Table of Contents
The Certainty in Religious Belief Scale was designed to measure a tendency toward certainty with regard to religious belief. Religious beliefs and attitudes, like all beliefs or attitudes, can be held with surety and passion or can be tentative and superficial. Although the certainty of belief is important, it represents only one aspect of religiousness.
The scale includes 40 items, 25 of which are religious. The other items are either nonreligious factual statements, political viewpoints, or philosophical statements that have little or no relation to religion. Because many of these other statements reflect the culture and time period in which the scale was written (e.g., “The total national debt of Great Britain is more than a thousand million pounds.”), it is recommended that the nonreligious items be dropped from the scale. Hence, what is re produced in this volume are only the 25 religious items. It should be noted that Thou less’s intent was to measure the degree of certainty held with religious versus nonreligious beliefs, and hence he included both types of belief in his measure. With the particular items used, Thouless found that religious beliefs maintained greater certainty.
The respondents are asked to indicate the degree of certainty with which they believe or disbelieve statements on a 7-point Likert type scale ranging from “complete certainty” that the item is true (+3) to “complete certainty” that the item is false (-3). Ratings of 2 indicate a strong conviction, but not amounting to certainty, that the item is true (+2) or false (-2). Ratings of 1 (posi tive or negative) indicate greater tentative ness about the truthfulness or falseness of the item, and a rating of O demonstrates total uncertainty. The average degree of certainty was determined by summing the scores on the items (disregarding signs) and dividing by the number of items. The possible range was therefore O to 3. Thus, this scale measures neither belief content nor di rection, but the degree of certainty with which a religious belief is held.
This brief, self administered scale requires no special considerations for administration.
Thouless’s original sample consisted of 138 students at the University of Glasgow, Scotland, during the early 1930s. The students were a “heterogeneous collection of subjects of various occupations and of both sexes and of all ages from twenty upwards” (p. 17). The mean degree of certainty of the religious items was 2.13 with a standard deviation of .32.
No measure of the scale’s reliability was reported.
No direct measure of the scale’s validity was reported. Thouless did report a number of research findings that provided, at best, mixed support for the validity of the scale. Thouless had available intelligence scores from a portion of his sample. Contrary to his expectations, he found no considerable decrease (in fact, a slight increase) in the tendency to certainty among those who scored higher on the intelligence tests.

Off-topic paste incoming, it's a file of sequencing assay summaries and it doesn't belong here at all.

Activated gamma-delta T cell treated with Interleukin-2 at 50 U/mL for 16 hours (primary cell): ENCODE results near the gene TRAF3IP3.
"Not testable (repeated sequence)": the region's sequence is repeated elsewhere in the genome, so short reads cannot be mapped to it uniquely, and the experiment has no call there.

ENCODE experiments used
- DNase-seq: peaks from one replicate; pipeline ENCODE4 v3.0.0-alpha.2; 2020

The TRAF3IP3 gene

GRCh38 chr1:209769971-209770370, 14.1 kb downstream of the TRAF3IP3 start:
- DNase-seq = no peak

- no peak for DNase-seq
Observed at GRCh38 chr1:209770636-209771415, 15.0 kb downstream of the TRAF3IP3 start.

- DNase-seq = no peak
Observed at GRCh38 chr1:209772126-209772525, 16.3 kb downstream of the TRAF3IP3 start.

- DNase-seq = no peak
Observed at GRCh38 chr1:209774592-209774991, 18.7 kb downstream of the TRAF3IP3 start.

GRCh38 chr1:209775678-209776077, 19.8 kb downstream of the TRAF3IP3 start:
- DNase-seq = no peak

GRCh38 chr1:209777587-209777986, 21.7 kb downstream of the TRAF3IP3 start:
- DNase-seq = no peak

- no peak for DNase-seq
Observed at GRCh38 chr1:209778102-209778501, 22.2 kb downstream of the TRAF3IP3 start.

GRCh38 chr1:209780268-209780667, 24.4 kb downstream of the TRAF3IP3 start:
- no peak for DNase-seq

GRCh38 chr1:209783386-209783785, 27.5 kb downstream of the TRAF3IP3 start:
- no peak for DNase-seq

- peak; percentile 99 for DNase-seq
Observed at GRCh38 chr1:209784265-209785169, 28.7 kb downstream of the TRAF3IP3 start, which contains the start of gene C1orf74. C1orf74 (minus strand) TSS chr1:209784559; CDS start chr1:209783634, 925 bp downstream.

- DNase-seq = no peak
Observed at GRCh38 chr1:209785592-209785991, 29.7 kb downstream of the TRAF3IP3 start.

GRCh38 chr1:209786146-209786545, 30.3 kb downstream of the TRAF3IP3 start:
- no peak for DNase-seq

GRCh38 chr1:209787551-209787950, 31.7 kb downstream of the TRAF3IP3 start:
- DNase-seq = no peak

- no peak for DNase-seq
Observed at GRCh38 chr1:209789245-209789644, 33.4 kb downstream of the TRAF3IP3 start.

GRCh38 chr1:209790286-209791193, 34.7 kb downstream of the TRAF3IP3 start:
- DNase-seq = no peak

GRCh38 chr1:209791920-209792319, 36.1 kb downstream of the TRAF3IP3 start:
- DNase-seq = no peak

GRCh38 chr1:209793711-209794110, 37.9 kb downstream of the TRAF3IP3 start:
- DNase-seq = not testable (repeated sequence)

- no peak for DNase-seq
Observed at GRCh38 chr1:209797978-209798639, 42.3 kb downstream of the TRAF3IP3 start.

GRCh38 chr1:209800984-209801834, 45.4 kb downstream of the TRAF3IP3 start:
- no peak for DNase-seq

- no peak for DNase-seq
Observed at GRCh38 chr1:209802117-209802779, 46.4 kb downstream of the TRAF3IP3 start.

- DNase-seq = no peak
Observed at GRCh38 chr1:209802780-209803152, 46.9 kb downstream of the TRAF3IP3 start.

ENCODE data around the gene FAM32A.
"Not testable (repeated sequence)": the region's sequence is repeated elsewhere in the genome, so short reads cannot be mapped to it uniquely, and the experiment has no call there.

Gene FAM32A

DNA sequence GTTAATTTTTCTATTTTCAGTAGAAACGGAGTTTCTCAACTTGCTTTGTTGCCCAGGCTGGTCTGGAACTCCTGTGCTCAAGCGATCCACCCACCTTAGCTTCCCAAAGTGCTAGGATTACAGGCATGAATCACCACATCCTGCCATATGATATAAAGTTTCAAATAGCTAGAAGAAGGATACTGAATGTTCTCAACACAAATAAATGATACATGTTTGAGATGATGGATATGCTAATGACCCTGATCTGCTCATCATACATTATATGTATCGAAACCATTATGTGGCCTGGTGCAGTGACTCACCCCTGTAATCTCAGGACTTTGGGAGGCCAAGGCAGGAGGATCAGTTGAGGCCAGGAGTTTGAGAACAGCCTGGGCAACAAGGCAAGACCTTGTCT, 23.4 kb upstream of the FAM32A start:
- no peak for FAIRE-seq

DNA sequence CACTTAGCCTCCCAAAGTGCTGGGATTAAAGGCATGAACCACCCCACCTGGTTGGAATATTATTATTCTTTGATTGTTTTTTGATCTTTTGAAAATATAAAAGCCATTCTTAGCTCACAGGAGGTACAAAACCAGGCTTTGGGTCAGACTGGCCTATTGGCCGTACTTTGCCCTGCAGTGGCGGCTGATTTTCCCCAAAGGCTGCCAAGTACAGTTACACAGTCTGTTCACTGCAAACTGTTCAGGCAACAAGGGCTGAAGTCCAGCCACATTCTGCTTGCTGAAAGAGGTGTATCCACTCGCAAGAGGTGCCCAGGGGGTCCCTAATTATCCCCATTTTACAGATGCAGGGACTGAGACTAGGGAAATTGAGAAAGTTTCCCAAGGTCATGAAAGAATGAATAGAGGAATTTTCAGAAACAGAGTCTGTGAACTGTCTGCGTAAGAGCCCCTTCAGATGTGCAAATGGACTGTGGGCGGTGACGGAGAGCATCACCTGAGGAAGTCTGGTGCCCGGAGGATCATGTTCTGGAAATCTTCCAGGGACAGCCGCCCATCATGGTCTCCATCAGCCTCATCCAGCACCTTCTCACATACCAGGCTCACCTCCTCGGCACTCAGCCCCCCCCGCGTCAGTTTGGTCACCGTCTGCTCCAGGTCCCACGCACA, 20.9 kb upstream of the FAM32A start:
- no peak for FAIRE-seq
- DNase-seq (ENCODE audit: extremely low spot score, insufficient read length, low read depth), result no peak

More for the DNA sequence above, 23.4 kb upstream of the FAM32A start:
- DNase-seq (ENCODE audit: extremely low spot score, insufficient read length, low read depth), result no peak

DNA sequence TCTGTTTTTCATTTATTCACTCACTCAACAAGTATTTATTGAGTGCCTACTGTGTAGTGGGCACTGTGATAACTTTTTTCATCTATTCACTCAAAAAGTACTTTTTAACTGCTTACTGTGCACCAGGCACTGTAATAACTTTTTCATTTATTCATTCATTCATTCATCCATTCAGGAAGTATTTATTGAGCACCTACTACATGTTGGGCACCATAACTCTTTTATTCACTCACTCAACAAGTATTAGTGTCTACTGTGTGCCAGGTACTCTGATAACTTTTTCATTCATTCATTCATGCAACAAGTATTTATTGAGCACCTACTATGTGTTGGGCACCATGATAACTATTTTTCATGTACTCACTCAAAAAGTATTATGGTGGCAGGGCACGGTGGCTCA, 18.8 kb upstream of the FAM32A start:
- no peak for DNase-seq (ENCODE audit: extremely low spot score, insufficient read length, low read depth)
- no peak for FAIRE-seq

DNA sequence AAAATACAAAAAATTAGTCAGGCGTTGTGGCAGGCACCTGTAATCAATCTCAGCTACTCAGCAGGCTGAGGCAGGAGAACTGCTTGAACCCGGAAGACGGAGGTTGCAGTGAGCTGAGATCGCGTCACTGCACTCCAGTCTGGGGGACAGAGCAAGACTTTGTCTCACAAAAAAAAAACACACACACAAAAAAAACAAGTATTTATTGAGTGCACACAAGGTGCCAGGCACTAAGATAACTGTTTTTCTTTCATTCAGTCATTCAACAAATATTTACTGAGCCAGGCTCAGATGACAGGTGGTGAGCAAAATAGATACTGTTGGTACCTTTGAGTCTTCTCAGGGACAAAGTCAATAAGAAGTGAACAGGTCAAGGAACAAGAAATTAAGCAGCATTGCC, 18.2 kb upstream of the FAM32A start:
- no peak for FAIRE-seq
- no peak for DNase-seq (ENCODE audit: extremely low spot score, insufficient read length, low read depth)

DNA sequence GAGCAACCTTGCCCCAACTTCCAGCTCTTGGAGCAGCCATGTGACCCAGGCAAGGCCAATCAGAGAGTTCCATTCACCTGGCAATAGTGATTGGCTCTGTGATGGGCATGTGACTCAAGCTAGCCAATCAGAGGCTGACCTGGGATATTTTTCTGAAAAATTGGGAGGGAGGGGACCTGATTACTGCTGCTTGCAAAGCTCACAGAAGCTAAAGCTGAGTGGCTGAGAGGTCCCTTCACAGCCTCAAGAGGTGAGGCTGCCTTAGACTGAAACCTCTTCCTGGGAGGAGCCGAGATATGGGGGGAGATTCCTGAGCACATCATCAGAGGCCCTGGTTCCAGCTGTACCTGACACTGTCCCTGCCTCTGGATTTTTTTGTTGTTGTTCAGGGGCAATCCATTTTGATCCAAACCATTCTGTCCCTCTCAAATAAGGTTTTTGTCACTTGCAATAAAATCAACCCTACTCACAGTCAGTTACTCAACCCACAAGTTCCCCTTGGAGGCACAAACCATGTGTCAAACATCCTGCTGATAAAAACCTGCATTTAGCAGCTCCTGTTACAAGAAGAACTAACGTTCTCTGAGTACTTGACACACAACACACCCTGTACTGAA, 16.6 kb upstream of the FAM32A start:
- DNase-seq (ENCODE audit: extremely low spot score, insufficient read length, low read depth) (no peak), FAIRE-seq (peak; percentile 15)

Thouless also devised a measure of orthodoxy among the scale’s items and found that certitude among the unorthodox was just as strong as among the orthodox. Thou less discovered no gender differences in the tendency to certainty. These findings may shed light on the scale but should not be interpreted as conclusive tests of validity.
Thouless, R. (1935). The tendency to certainty in religious belief. British Journal of Psychology. 26, 16-31.
Brown, L. B. (1962). A study of religious belief. British Journal of Psychology, 53(3), 259-272.
The ‘Beliefs’ Test
Please rate each item below using the following rating scale:
- +3 – I am completely certain that this statement is true.
- +2 – I am almost certain that this statement is true.
- +1 – I think that this statement is true, but I am not at all certain.
- 0 – I am completely uncertain about this statement.
- -1 – I think this statement is false, but I am not at all certain.
- -2 – I am almost certain that this statement is false.
- -3 – I am completely certain that this statement is false.
- I. There is a personal God.
- Jesus Christ was God the Son.
- There are spiritual realities of some kind.
- The world was created by God.
- There is a personal Devil.
- Matter is the sole reality.
- There is a God who is all-powerful.
- There is a God who is altogether good.
- There are such spiritual beings as angels.
- Jonah was swallowed by a great fish and afterwards emerged alive.
- Man has been evolved from lower forms of life.
- There is an impersonal God.
- Evil is a reality.
- The spirits of human beings continue to exist after the death of their bodies.
- Religion is the opium of the people.
- There is no God (personal or impersonal).
- Attendance at church is a better way of spending Sunday than taking a walk in the country.
- Moses was the author of the first five books of the Bible.
- Christianity is a better religion than Buddhism.
- The Bible is literally true in all its parts.
- Man is, in some degree, responsible for his actions.
- There is a Hell in which the wicked will be everlastingly punished.
- The spirits of persons who have died can sometimes communicate with the living.
- Right will triumph.
- Belief in evolution is compatible with belief in a Creator.
Thou less, R. (1935). The tendency to certainty in religious belief. British Journal of Psychology, 26, 16–31.
Copyright © 1935. The British Psychological Society.